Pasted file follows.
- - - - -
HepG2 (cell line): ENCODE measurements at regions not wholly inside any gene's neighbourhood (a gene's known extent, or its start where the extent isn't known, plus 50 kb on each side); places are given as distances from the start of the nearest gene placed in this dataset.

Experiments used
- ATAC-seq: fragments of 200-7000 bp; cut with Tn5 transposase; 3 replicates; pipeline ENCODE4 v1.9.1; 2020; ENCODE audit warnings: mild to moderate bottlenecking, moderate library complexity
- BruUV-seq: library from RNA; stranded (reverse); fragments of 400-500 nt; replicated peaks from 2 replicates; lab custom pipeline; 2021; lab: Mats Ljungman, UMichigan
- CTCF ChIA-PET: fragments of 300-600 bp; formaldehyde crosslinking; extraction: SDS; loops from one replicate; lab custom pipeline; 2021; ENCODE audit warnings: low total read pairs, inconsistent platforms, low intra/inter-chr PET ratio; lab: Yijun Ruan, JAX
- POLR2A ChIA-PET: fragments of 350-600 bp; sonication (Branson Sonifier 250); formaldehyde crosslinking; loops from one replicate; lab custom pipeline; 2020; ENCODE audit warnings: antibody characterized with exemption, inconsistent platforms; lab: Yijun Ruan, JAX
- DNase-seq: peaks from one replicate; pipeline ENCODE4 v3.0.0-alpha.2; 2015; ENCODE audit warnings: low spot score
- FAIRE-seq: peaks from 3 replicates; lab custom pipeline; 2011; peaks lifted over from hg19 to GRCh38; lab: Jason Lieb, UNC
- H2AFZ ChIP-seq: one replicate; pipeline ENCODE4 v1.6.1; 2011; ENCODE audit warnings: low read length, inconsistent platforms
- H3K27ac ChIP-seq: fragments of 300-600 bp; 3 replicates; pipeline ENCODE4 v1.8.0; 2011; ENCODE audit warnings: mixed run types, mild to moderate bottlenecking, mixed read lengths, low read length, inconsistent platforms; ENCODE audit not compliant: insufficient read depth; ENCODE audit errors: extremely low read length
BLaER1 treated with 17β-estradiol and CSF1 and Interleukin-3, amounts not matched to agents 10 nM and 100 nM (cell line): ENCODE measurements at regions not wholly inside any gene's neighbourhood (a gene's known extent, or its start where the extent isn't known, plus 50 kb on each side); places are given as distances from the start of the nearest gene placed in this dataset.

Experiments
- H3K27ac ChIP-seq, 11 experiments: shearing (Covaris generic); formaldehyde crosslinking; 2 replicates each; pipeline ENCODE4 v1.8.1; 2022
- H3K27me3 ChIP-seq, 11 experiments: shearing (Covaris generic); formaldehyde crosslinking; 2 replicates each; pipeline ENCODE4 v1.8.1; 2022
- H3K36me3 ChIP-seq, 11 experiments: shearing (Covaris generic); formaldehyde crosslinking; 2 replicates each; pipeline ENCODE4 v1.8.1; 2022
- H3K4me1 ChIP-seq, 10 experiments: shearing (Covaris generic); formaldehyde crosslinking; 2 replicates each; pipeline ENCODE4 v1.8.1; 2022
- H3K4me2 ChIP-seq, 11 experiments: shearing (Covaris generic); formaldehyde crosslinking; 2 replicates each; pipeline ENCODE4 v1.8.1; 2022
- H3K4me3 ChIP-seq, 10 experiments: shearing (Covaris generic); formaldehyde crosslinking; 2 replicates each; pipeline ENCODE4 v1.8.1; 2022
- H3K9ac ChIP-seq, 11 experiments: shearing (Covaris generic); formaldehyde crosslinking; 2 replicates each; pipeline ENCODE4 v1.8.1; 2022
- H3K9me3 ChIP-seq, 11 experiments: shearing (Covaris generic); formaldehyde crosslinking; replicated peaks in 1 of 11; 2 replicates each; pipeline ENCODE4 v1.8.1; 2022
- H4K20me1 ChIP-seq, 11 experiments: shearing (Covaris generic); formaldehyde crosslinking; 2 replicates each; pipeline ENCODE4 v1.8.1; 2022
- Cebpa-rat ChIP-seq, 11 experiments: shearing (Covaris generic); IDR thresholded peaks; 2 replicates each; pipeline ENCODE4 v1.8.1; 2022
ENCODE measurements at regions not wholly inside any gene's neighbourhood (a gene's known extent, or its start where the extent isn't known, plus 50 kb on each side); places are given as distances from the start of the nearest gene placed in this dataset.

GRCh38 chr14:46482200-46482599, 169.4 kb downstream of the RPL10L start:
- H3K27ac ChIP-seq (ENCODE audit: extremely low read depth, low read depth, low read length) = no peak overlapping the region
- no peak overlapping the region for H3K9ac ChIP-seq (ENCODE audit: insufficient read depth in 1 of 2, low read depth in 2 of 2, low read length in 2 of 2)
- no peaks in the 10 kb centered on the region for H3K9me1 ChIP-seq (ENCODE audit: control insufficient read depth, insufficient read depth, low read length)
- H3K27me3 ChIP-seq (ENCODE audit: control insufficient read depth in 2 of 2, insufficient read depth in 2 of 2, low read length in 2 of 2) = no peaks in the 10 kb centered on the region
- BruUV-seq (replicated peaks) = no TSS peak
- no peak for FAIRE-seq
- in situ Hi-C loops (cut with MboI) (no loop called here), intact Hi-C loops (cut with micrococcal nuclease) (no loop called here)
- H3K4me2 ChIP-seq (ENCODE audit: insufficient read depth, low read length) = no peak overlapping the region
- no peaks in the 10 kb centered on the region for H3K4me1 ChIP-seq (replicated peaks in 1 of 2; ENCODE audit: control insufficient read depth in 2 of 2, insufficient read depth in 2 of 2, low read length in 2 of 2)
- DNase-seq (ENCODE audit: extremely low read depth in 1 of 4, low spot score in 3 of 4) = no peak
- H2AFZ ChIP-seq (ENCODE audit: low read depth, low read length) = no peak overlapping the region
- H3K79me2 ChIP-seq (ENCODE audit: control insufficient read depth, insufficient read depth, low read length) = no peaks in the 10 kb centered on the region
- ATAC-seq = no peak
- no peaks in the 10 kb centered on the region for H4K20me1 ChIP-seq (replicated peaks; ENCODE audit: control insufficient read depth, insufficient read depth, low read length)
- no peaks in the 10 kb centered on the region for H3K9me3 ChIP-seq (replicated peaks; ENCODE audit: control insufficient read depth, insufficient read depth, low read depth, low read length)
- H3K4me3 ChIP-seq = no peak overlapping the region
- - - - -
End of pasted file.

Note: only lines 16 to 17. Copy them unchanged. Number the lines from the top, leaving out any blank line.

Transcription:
- H3K4me1 ChIP-seq, 10 experiments: shearing (Covaris generic); formaldehyde crosslinking; 2 replicates each; pipeline ENCODE4 v1.8.1; 2022
- H3K4me2 ChIP-seq, 11 experiments: shearing (Covaris generic); formaldehyde crosslinking; 2 replicates each; pipeline ENCODE4 v1.8.1; 2022